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Every year, thousands of motorcyclists sustain serious and life-changing injuries in car and traffic accidents. Statistically, motorcyclists are about 28 times more likely to die in motor vehicle accidents than vehicle passengers. Part of being a responsible driver is using safe driving techniques when sharing the road with these vulnerable road users. Taking special care around motorcyclists could save a life.
Motorcycles are a fraction of the size of standard passenger vehicles. This can make them easy for other drivers to miss – especially while driving distracted. Before you pull out onto a road, turn, merge onto a highway or switch lanes, check twice for motorcyclists. Taking an extra moment to look again could make all the difference. You may see a motorcyclist that was previously in your blind spot or that you accidentally overlooked.
You should never text and drive, use a handheld electronic device, eat and drink, or daydream while driving. Even a moment’s distraction could be enough to miss a motorcyclist and cause a devastating motorcycle accident. It is especially important to watch for motorcyclists at night. It is easy to misjudge the distance of an oncoming motorcycle at night, as the single headlight or taillight of the bike can blend into the lights of surrounding traffic.
Allow motorcyclists around you ample space to maneuver and react to roadway situations. Give them a distance of at least three feet on all sides, and the length of two cars when driving behind them. Rear-ending a motorcycle could eject the rider from the bike and cause serious injuries. Giving yourself more room to react can also prevent you from hitting the motorcyclist if he or she crashes into a fixed object or lays the motorcycle on the ground. If you need to pass a motorcyclist, use extra caution to avoid clipping the rider. Let the rider know you are passing by using your turn signals.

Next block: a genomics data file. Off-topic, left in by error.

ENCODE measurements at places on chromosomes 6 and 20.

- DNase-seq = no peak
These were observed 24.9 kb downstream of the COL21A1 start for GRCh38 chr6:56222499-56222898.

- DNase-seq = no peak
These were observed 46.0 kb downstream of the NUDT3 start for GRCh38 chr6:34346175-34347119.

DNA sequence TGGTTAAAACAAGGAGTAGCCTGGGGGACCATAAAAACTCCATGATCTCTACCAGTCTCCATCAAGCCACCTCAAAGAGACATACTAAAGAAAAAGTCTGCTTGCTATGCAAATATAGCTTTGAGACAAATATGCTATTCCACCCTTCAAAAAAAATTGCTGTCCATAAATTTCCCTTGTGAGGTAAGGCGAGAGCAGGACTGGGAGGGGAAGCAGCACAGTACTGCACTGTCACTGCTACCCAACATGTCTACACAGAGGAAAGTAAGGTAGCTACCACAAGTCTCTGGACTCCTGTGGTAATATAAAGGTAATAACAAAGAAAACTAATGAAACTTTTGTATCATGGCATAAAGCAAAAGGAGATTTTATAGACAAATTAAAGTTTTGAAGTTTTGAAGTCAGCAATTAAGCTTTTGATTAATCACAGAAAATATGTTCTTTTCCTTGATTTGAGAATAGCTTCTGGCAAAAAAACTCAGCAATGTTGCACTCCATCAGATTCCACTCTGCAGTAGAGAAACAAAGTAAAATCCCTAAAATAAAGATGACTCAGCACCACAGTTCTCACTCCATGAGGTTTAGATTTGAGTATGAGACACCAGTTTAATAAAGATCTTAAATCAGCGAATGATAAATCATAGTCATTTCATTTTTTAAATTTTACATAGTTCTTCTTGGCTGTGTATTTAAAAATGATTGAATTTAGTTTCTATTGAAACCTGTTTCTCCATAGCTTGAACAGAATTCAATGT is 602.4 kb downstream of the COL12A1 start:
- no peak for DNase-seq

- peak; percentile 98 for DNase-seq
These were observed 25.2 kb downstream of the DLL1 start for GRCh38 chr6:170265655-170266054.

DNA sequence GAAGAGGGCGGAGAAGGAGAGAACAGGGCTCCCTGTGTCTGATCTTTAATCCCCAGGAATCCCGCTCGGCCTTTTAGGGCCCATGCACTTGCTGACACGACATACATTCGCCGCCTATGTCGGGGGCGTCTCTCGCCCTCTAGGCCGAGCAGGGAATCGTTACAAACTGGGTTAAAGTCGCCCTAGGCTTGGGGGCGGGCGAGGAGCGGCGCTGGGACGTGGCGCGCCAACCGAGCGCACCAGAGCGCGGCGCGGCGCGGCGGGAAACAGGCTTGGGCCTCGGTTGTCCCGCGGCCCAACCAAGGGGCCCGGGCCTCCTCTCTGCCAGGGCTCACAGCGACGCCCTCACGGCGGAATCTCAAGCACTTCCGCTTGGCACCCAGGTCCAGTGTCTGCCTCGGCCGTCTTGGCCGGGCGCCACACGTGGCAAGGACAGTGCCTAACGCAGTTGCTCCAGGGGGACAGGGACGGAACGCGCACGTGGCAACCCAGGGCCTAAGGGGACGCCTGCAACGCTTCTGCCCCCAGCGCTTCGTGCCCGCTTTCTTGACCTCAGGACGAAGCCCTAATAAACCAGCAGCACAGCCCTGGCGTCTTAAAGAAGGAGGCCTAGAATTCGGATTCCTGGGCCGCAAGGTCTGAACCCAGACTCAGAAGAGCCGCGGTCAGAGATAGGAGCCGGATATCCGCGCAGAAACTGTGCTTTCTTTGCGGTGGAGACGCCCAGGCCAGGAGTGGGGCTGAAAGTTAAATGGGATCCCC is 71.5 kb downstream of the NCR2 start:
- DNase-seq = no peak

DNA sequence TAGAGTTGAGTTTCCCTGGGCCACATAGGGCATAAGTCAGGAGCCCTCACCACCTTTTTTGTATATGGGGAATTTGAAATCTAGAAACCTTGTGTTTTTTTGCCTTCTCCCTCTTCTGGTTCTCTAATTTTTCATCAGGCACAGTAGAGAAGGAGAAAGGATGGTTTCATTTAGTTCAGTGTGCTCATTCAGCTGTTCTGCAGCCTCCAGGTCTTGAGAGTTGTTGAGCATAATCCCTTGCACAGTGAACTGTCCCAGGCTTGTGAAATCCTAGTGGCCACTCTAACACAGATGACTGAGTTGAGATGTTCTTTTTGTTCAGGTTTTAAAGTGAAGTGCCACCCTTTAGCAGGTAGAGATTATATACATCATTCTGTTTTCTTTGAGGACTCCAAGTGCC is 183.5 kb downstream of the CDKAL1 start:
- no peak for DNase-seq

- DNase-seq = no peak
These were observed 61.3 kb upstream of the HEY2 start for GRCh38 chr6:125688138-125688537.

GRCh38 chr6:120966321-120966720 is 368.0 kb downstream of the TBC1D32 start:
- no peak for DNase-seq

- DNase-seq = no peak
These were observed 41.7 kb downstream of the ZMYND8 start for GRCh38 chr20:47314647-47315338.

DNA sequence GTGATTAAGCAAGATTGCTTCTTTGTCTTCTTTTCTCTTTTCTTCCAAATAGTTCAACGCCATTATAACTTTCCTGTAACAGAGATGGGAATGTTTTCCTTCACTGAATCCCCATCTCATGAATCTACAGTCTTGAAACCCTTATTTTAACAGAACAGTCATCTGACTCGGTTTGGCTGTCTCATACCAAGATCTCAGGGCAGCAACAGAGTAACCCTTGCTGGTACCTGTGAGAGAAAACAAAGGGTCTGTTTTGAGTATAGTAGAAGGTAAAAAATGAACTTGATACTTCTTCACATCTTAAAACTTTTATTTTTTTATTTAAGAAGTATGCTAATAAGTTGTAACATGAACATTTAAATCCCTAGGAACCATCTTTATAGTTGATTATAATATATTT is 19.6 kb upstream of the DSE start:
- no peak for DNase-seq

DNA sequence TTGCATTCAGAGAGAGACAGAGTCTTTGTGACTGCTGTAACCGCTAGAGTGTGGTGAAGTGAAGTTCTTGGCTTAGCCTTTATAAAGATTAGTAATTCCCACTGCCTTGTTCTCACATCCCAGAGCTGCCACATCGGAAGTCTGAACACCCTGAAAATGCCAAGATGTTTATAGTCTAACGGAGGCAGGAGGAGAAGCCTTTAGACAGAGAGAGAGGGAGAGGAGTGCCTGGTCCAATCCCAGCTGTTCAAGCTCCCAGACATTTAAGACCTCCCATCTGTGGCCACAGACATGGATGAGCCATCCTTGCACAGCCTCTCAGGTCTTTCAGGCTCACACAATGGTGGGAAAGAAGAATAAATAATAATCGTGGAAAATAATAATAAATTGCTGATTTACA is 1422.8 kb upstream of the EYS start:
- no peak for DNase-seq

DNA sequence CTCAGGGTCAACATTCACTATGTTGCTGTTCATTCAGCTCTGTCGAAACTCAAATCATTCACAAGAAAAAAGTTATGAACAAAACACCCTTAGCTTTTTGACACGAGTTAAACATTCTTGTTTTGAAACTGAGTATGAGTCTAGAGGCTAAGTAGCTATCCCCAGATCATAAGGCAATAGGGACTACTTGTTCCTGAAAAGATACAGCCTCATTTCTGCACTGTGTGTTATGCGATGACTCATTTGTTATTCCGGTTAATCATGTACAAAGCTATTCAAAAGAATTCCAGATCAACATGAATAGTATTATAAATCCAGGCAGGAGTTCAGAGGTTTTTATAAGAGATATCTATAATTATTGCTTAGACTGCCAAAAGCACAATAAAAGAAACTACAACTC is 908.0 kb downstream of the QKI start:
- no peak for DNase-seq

Left-turn accidents are a common cause of motorcyclist injuries and deaths in Connecticut. Negligent drivers may not approach intersections carefully or yield the right-of-way to oncoming motorcyclists. When turning left, a driver may overlook an oncoming motorcyclist, especially if light from the sun is creating a glare. A driver may also misjudge the distance or speed of the motorcycle. Turning left into a motorcyclist at an intersection can cause a deadly T-bone accident or head-on collision.
Motorcycles are less capable of riding over road defects and maneuvering through dangerous conditions, such as potholes, debris, cracks, grass clippings, wet roads, rain and snow. Compensate for dangerous road or weather conditions by leaving motorcyclists around you even more room to maneuver than usual. Understand that a motorcyclist may need to swerve, apply the brakes or maneuver away from a road hazard at a moment’s notice. Keep your eyes on the road and give motorcyclists enough room to react to crash risks.
Motorcyclists have the same responsibility as other motor vehicle drivers to obey traffic laws and drive prudently. However, not all motorcyclists follow the rules. When driving near a motorcycle, learn to expect the unexpected. A motorcyclist may break Connecticut’s law by lane splitting, for example, or riding on the line between two lanes. Motorcyclists may also be guilty of speeding, rolling through stop signs, riding under the influence and other reckless behaviors. Keep your distance and report any dangerous motorcyclists to law enforcement.
If you get involved in a motorcycle collision in New Haven, contact a New Haven motorcycle accident attorney. Even if the motorcyclist suffered worse injuries than you did as a motor vehicle driver, you may not be responsible for paying for the crash in certain circumstances.